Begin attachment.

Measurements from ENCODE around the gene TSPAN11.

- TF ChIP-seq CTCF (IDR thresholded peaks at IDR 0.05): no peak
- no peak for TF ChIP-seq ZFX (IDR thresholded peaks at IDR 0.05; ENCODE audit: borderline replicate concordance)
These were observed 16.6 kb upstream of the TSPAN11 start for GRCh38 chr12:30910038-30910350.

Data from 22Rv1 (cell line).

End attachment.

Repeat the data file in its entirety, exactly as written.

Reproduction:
Measurements from ENCODE around the gene TSPAN11.

- TF ChIP-seq CTCF (IDR thresholded peaks at IDR 0.05): no peak
- no peak for TF ChIP-seq ZFX (IDR thresholded peaks at IDR 0.05; ENCODE audit: borderline replicate concordance)
These were observed 16.6 kb upstream of the TSPAN11 start for GRCh38 chr12:30910038-30910350.

Data from 22Rv1 (cell line).